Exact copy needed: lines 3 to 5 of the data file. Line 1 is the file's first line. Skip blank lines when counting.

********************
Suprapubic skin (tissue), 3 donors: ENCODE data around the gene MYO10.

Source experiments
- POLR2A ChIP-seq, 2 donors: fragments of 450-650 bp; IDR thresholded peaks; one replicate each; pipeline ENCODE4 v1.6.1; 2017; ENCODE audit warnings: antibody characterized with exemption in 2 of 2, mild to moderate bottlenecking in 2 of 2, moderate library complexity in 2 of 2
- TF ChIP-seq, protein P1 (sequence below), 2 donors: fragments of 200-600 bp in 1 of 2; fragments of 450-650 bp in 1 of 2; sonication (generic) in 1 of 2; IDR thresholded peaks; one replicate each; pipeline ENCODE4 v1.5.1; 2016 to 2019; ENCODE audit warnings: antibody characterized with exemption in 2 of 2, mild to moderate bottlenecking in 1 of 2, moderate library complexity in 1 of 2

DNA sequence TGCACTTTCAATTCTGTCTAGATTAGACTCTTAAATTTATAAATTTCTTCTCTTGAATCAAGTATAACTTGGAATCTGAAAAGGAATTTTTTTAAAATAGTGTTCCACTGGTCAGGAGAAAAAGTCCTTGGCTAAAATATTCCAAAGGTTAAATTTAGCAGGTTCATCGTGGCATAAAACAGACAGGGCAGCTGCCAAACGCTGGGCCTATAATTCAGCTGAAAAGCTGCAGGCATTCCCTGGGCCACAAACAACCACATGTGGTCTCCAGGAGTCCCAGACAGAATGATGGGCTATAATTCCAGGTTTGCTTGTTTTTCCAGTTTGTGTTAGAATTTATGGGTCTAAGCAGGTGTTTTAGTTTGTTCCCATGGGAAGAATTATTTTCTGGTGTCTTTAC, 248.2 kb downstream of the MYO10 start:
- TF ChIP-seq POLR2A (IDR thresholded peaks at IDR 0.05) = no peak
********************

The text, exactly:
- POLR2A ChIP-seq, 2 donors: fragments of 450-650 bp; IDR thresholded peaks; one replicate each; pipeline ENCODE4 v1.6.1; 2017; ENCODE audit warnings: antibody characterized with exemption in 2 of 2, mild to moderate bottlenecking in 2 of 2, moderate library complexity in 2 of 2
- TF ChIP-seq, protein P1 (sequence below), 2 donors: fragments of 200-600 bp in 1 of 2; fragments of 450-650 bp in 1 of 2; sonication (generic) in 1 of 2; IDR thresholded peaks; one replicate each; pipeline ENCODE4 v1.5.1; 2016 to 2019; ENCODE audit warnings: antibody characterized with exemption in 2 of 2, mild to moderate bottlenecking in 1 of 2, moderate library complexity in 1 of 2

DNA sequence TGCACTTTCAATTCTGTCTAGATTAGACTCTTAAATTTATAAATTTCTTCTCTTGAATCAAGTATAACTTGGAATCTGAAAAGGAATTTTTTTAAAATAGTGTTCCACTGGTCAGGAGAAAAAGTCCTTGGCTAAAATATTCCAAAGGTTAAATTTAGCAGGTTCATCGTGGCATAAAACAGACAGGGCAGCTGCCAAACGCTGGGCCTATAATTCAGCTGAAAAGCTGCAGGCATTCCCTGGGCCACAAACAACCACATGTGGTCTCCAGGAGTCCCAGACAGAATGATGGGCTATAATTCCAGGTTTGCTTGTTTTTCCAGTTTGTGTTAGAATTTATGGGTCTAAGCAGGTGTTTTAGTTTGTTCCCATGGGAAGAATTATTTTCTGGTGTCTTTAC, 248.2 kb downstream of the MYO10 start: